Sohae Satellite Launching
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Sohae Satellite Launching Station

Sohae Satellite Launching Station 

The Future of North Korea in Space
Interesting Facts and Anecdotes

Sohae Satellite Launching Station: Background

The North Korean Space Program has existed publicly since 1998 when the first satellite launch attempt took place on the north-east coast of the country in North Hamgyong Province.

The Kwangmyongsong-1 satellite was launched from a site known as ‘Tonghae’ and was hailed by the Korean Central News Agency as a success.

The launch marked North Korea’s first venture into the space-exploration industry.

The second launch of the Kwangmyongsong programme saw the Kwangmyongsong-2 launch from the same north-eastern site in 2009 although the mission was not a total success as the satellite failed to reach orbit.

Many were concerned that the launches were a cover for the development of missile technology, although Pyongyang carried on regardless.

Sohae Satellite Launching Station: Launches


In 2012, the first satellite launch from north-west DPRK took place.

The Kwangmyongsong-3 launch saw an attempted launch from the new Sohae Satellite Launching Ground on the coastline of North Pyongan Province.

The site is situated on a small peninsula of land jutting out from the mainland.

To limit the risk of land-impact, the satellite was launched south over the West Sea.

The launch was a failure, however in December the same year, a second launch attempt was confirmed internationally to be a success.


In February 2016, the third launch from Sohae took place.

The satellite was twice the size of the KMS-3 and was launched along the same trajectory as its predecessor, south over the West Sea.

The launch was a success and is still transmitting data.


Sohae Satellite Launching Station: The Future of North Korea in Space

Just prior to the launch of the KMS-4, North Korea replaced the ‘Korean Committee for Space Technology’ with the new ‘National Aerospace Development Administration’.

This body was created with the intention of developing the DPRK’s capability in space and has since publicised a number of ambitious plans for the future.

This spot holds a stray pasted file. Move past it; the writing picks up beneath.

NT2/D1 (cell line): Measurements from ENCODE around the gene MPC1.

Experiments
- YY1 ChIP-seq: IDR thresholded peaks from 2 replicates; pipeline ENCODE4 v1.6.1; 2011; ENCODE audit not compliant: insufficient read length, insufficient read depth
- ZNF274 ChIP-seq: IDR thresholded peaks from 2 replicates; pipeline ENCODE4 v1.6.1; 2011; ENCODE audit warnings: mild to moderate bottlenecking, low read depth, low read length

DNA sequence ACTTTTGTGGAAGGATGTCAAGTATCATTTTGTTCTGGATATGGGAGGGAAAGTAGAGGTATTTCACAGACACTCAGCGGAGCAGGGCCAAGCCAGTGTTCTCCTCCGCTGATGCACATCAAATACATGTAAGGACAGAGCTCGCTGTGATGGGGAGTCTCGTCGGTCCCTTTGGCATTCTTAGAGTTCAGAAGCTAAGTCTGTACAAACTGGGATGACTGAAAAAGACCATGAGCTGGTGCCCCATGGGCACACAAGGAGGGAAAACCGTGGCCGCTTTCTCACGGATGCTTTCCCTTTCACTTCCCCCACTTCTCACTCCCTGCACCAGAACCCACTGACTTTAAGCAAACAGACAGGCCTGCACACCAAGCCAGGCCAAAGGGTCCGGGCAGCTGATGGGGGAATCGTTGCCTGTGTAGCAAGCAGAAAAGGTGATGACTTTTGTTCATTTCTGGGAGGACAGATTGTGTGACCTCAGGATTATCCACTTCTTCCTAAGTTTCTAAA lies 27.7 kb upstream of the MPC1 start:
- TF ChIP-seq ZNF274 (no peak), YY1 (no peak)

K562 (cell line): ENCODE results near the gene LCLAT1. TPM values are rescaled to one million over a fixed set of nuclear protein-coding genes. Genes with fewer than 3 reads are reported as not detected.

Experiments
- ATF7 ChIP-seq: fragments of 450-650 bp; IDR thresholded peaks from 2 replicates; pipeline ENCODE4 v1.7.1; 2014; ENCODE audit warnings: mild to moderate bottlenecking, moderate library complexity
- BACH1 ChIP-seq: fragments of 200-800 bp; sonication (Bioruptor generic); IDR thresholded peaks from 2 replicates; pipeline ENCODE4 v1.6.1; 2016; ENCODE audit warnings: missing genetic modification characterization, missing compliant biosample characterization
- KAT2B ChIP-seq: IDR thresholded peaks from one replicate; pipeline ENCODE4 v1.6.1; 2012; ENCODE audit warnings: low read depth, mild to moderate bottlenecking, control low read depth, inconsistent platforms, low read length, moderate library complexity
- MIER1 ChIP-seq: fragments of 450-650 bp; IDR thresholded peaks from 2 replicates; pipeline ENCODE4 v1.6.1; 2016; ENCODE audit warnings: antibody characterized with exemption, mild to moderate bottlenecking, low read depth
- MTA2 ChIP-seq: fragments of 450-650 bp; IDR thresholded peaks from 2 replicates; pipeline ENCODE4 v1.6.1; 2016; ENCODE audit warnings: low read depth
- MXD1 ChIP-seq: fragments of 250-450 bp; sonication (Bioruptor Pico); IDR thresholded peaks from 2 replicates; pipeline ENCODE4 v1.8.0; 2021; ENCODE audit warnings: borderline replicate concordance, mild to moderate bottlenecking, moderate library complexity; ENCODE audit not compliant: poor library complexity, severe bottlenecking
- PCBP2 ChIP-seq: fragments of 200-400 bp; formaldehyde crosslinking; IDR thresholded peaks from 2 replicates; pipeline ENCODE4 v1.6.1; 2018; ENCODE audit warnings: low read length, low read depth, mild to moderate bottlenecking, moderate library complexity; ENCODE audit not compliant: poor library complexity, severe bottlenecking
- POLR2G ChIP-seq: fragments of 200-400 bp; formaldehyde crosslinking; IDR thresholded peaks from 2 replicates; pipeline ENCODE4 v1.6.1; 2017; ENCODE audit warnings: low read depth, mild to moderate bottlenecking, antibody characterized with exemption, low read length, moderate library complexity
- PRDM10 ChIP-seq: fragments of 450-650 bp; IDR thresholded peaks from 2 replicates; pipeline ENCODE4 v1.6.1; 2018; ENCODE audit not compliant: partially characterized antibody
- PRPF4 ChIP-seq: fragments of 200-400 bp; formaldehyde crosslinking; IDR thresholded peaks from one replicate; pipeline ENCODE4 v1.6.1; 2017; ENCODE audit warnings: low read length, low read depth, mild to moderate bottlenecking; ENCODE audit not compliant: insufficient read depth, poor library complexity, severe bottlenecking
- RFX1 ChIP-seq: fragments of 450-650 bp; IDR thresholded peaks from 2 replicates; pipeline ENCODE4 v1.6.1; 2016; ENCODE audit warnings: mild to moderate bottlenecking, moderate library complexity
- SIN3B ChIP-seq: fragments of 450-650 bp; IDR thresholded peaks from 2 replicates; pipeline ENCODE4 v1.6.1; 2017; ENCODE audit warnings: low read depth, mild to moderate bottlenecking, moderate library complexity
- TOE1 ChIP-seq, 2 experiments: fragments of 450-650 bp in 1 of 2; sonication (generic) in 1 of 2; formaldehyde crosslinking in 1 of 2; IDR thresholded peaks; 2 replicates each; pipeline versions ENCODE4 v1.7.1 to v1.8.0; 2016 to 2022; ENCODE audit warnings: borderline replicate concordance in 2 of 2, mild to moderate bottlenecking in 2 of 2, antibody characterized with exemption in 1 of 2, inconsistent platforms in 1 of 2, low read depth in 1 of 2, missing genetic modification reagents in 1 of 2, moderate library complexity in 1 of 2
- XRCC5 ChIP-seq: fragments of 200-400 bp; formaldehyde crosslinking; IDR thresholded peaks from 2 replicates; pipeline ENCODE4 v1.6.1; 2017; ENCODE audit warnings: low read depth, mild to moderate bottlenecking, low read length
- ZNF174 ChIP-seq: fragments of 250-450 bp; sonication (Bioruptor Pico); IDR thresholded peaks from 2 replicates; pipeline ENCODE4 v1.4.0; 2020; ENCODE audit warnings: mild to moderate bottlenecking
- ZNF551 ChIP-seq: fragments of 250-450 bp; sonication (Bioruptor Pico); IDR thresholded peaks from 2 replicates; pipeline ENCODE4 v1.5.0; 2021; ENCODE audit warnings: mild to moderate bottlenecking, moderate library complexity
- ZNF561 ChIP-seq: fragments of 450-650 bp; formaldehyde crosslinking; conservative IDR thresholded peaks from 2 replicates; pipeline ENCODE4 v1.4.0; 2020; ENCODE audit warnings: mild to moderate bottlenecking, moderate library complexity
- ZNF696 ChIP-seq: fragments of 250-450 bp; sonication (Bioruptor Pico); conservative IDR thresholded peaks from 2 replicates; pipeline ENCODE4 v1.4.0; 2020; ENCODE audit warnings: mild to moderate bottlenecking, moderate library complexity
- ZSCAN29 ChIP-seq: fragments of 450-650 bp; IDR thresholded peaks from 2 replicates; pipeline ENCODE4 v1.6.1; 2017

In 2017, they revealed that the KMS-4 had been able to transmit photos back from orbit, specifically publishing photos of South Korean missile defence vehicles stationed south of the DMZ.

Among other projects, the NADA has stated, or revealed, plans for the following:
-    UNHA 20: A rocket capable of deep space missions, opening the door for missions to the Moon and Mars
-    Lunar Exploration: The DPRK has stated its intention to launch a lunar orbiter, lunar lander and lunar sample return mission in the near future.
-    Hyon Kwang Il, director of the NADA Scientific Research Dept. stated in 2016 that he hopes the DPRK will be able to plant a flag on the moon “within 10 years”.

Sohae Satellite Launching Station: Interesting Facts and Anecdotes

The DPRK Sci-Tech Complex located in south Pyongyang on Ssuk Island in the middle of the Taedong River has a model of the Unha-3 rocket inside.

This rocket was the launch vehicle used to launch both the KMS-3 and KMS-4 rockets and has since become an important patriotic symbol for the future; versions of the Unha rocket can often be seen depicted in paintings, murals and flower exhibitions.

There is also a model of the rocket in the Mangyongdae Schoolchildren’s Palace in central Pyongyang.




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